Fr. Bloomfield's Blog

I am a Roman Catholic Priest of the Archdiocese of Detroit, currently assigned to Divine Child Parish in Dearborn, Michigan. When I manage to keep the page updated, hopefully something interesting can be found here!

Sunday, September 11, 2005

Faith Seeking Understanding for September 11, 2005

As Louisiana, Mississippi, Florida, and Alabama begin to recover and rebuild in the aftermath of Hurricane Katrina, we remember today another crisis our country faced just four years ago. The tragic events of September 11, 2001, however, were not the result of weather patterns or a natural disaster, but the consequences of human freedom. The evil choices made by the terrorists affect our lives even today, but we must not become discouraged or lose our determination. We continue to pray for our soldiers, sailors, airmen, and marines who are daily defending our freedom; please remember them and their sacrifices often in your prayers. They rely on our support and encouragement to boost their morale and stamina in difficult times and challenging duties. When I was returning (in uniform) from my ROTC chaplain rotation at Ft. Lewis, Washington, several people stopped me and thanked me for my service to our country. I was surprised at first, but very touched and honored. Such a small act of generosity has great results; when you see them, please thank our men and women in uniform for their service and assure them of our prayers.

Interestingly enough, the readings from this Sunday speak strongly of forgiveness. Do we, I wonder, pray often for the forgiveness of our enemies? Do we pray for their conversion?

This week, the Church celebrates an ancient feast: the Exaltation of the Holy Cross. On September 14, the Church commemorates the finding of the relics of the True Cross in Jerusalem by St. Helena, the mother of Emperor Constantine, in approximately 326 A.D. Along with the Cross (most likely the base of the Cross, not the crossbeam) was also discovered the title that Pilate had affixed over the head of Jesus (“Jesus of Nazareth, King of the Jews”, cf. John 19:19). Scholars and historians debate about the exact manner in which the Cross was discovered, but several healing miracles were attributed to the relics and hence declared to be the authentic remains of the wood of the Cross on which Jesus died.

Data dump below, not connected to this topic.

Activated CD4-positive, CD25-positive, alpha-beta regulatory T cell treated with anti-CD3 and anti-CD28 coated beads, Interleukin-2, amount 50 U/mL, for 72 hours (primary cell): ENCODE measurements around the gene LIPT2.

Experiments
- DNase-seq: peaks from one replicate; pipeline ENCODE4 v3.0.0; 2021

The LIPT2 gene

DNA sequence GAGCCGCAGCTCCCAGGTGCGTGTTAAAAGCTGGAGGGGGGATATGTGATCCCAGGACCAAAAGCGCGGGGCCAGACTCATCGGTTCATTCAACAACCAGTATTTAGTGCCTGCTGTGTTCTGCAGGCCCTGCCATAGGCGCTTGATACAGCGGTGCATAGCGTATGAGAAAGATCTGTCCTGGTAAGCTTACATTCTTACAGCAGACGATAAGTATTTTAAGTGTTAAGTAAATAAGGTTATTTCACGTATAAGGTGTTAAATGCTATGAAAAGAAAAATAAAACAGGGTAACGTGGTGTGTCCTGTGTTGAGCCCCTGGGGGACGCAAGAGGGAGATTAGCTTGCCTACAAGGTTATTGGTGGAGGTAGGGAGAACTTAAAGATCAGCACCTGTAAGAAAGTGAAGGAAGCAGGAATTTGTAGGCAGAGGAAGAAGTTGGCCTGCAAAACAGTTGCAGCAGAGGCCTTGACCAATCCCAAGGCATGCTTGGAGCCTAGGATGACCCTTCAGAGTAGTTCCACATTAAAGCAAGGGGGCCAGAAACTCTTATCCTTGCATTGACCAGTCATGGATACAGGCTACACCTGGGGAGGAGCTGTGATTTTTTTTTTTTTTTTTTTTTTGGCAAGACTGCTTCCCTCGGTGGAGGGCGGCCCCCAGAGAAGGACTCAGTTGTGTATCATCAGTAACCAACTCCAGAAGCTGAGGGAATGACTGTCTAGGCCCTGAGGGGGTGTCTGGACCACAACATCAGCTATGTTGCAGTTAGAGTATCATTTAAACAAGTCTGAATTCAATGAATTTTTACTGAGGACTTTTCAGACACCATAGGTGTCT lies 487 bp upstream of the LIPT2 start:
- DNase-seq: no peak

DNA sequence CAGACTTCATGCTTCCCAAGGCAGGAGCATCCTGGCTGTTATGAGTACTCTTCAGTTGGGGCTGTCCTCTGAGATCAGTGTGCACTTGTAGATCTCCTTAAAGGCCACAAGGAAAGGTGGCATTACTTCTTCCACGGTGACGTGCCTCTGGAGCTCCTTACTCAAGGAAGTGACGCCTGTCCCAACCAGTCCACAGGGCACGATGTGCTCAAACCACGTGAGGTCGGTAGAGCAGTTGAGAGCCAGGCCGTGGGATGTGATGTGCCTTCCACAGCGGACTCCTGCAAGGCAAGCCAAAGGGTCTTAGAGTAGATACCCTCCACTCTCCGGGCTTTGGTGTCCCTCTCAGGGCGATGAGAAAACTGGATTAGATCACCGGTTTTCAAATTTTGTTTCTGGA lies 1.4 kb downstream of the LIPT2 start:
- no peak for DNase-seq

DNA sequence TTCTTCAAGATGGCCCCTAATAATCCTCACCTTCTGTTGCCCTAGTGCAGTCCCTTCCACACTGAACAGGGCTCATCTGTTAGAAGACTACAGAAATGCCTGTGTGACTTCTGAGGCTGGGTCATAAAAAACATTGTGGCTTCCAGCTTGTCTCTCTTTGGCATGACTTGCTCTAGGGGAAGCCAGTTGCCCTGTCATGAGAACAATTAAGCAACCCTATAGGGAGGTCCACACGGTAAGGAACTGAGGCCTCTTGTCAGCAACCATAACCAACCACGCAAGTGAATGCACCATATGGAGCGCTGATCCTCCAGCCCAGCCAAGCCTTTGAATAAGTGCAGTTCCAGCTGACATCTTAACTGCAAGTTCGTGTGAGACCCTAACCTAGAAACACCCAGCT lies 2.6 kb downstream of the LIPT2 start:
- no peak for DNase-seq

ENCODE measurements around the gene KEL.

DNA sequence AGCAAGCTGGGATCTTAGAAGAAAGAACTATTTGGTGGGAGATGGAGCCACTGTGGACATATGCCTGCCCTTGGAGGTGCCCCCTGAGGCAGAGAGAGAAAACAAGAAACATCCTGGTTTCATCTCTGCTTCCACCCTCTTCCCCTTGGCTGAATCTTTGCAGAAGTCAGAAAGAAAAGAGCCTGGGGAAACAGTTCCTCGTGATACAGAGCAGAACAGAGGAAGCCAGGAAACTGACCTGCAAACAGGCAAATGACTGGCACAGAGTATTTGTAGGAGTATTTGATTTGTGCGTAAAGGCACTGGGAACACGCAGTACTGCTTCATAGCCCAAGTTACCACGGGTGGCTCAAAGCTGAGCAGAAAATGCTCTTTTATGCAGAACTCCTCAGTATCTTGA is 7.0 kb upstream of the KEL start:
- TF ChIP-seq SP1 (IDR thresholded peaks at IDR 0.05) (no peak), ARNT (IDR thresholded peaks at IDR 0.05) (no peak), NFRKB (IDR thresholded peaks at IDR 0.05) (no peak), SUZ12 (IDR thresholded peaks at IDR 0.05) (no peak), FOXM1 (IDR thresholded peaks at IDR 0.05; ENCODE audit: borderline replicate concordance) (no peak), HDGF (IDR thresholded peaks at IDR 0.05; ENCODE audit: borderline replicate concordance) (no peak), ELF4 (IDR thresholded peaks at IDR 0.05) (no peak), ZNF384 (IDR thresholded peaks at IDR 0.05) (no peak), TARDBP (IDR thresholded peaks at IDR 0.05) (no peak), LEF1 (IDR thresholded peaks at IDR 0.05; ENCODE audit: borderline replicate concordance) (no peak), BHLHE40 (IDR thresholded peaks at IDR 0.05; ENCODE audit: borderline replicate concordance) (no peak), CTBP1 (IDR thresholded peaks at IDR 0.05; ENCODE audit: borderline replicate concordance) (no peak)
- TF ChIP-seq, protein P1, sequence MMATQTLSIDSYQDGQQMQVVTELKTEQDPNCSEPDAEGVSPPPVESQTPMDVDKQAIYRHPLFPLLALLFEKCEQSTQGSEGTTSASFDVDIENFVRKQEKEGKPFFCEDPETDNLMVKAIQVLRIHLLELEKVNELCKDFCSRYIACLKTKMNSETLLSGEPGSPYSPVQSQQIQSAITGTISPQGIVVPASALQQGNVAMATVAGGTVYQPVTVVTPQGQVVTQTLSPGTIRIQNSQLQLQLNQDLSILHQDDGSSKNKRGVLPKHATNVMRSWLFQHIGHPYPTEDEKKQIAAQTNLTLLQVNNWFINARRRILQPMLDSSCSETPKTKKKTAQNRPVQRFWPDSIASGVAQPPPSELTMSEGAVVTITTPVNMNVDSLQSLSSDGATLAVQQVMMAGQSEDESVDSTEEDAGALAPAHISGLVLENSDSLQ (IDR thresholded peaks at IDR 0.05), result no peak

The feast is celebrated in September because it marks the date of the dedication of the Church of the Holy Sepulcher in Jerusalem, in which the relics were first kept. Currently, the relics of the Cross, the title, a nail, a thorn from the crown of thorns, and St. Thomas’ index finger can be found in Rome, at the Church of Santa Croce in Gerusalemme, just east of the Basilica of St. John Lateran.

Spiritually, we can derive great fruit from meditating on the mysterious “Triumph” of the Cross. On Good Friday, the Cross seemed anything but triumphant. Jesus had been killed; the Messiah was defeated; God was dead. The power of God, however, is stronger than the grave, and the Resurrection reminds us of the victory of the Cross: Christ the King “reigning from the Tree,” as the medieval monks so often put it. We can always be reminded to unite our sufferings to Christ on the Cross. By placing our own apparent defeats upon the Cross, Christ will transform them into His certain victory. Meditation on the Cross of Christ can help us grow in sorrow for our sins when we see the great mercy of God; we in turn will also be reminded to be merciful to our neighbor. We must always be grateful for the Cross and continue to daily conform our lives to its meaning.

The planning for the October 2006 pilgrimage is underway; please call me at the office if you’re interested. Also, Heartland Health Care (a skilled nursing facility on Lilley Rd.) has asked me to help provide religious support to their Catholic patients. If anyone is interested in distributing Holy Communion to our homebound parishioners (or especially at Heartland), please let me know. Have a blessed week and please pray for the victims of Hurricane Katrina and for our troops.